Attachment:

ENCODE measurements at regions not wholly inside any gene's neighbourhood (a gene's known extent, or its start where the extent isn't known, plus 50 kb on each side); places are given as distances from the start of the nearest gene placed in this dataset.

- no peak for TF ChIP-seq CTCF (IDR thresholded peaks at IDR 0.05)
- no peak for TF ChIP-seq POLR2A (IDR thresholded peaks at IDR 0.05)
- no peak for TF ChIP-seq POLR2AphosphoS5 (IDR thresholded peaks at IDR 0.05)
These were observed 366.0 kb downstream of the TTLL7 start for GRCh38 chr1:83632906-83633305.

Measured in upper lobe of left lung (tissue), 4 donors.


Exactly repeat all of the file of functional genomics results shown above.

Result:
ENCODE measurements at regions not wholly inside any gene's neighbourhood (a gene's known extent, or its start where the extent isn't known, plus 50 kb on each side); places are given as distances from the start of the nearest gene placed in this dataset.

- no peak for TF ChIP-seq CTCF (IDR thresholded peaks at IDR 0.05)
- no peak for TF ChIP-seq POLR2A (IDR thresholded peaks at IDR 0.05)
- no peak for TF ChIP-seq POLR2AphosphoS5 (IDR thresholded peaks at IDR 0.05)
These were observed 366.0 kb downstream of the TTLL7 start for GRCh38 chr1:83632906-83633305.

Measured in upper lobe of left lung (tissue), 4 donors.